- Light enters the eye via the cornea, which acts as a sort of makeshift window at the front of the eye.
- Due to the fact that the eye is curved, the light is bent, resulting in an upside down image on the retina (you can somewhat experience this by trying to look through a telescope with inverted image).
How Does Color Vision Work?
Next on our how vision works guide we have color vision. Do we actually see ALL the colors out there? Let’s find out!
Surprisingly, the eye is capable of detecting only three different wavelengths of light, which correspond with three colors – red, blue and green.
- It’s the millions of combinations between these three colors that create the different shades that we take for granted (or learn about from Pantone).
Each of our eyes has, roughly, between 6 and 7 million cone cells, each containing one of three color-sensitive proteins called opsins.
When the light hits the opsins, their shapes change, triggering domino-effect of neural and chemical effects that sends feedback to the brain.
Half of those cones respond to red light, a third to green light, and a measly two percent to blue light.
Myths About Eyes and Sight
Here’s the thing: nobody is exempt from taking facts for granted without researching them properly as long as they sound cool or unique.
However, that doesn’t make them less… well, untrue. Similar to psychology, bodybuilding, and health, there are many myths that have become so ingrained in the public consciousness that most people take them for granted.
Here’s a rundown of the most common myths about eyes and sight:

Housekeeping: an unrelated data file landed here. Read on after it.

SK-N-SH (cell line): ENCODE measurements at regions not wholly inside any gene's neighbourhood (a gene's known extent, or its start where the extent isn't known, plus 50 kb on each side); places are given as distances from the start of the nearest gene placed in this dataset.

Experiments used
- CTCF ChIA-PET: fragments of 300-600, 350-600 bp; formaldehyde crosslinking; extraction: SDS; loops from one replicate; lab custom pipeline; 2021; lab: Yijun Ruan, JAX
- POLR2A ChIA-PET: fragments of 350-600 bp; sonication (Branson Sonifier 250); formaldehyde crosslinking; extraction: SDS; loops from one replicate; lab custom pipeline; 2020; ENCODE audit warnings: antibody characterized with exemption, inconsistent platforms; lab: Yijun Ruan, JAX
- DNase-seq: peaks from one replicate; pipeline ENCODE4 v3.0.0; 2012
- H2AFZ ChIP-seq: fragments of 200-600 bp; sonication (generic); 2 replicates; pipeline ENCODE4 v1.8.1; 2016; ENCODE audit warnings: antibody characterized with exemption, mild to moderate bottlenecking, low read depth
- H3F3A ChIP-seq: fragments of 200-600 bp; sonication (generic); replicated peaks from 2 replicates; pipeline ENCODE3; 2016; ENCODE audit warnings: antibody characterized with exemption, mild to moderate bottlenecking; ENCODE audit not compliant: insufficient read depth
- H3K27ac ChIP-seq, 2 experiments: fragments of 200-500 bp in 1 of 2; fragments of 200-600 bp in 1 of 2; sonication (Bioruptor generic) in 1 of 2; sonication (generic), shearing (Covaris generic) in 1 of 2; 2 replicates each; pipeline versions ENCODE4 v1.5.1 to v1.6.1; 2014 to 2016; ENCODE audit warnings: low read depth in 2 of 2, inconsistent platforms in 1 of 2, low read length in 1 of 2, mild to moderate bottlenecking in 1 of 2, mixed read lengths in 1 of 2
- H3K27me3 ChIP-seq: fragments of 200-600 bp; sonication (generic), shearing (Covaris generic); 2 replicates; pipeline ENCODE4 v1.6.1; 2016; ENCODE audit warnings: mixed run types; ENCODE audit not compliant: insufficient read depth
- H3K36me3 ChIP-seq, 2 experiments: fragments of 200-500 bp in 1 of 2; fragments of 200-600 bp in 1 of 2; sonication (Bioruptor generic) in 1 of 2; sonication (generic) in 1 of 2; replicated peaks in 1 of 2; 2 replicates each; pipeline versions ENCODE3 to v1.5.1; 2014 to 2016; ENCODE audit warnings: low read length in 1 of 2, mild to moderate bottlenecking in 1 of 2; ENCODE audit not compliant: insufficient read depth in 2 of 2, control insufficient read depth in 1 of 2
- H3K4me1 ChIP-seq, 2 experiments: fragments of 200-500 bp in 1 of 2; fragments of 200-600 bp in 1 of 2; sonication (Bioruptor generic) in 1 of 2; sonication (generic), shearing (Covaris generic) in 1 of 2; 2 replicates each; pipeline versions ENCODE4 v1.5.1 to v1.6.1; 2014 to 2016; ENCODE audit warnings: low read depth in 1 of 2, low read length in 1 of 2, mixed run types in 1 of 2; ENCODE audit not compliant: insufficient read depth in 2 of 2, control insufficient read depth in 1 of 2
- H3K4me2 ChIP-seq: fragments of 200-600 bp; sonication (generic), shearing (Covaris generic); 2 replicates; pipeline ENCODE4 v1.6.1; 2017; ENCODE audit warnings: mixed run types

3. Despite what your mom says, sitting too close to the TV will not hurt your eyes – but it does cause eye strain and headaches. Same goes for computers, as using one can cause eye fatigue, but not astigmatism, farsightedness or nearsightedness.
4. Contrary to popular belief, eye exercises won’t prevent or fix vision problems.
Eyesight issues are caused by other factors such as the shape of the eyeball and the health of the tissue.
5. Poor eyesight and vision loss is not genetic. While genetics play a small role, there’s no guarantee that you won’t get glaucoma or cataracts thanks to your family medical history.
6. Are carrots good for you? Do carrots improve vision? Your mom (and pop culture) probably told you a million times to eat more carrots to improve your eyesight. Well, if you payed attention above, carrots and eyesight make half a truth and half a lie. Let’s see what science says.
- Orange carrots contain plenty of beta carotene, an antioxidant that turns into vitamin A inside your body. Vitamin A is good for vision and carrots provide you with such small amounts.
- However, for optimal health, you do not have to turn into Bugs Bunny. Other foods rich in vitamin A are liver, milk, cheese, egg yolk, and more.
- Eat vegetables and fruits to stay in tip-top shape! Carrots make a great addition to your healthy lifestyle, but they won’t work miracles on your eyes (in case that was what you expected).
8. Is there such a thing as masturbation blindness?
“Romancing” yourself too much does not lead to blindness. And this is everything we will comment upon the subject.
Now that we discussed the main aspects of how vision works in general, tell us other fun facts or science bits about eyesight that you know and want to share with us! See you later (hopefully, in the comments section below)!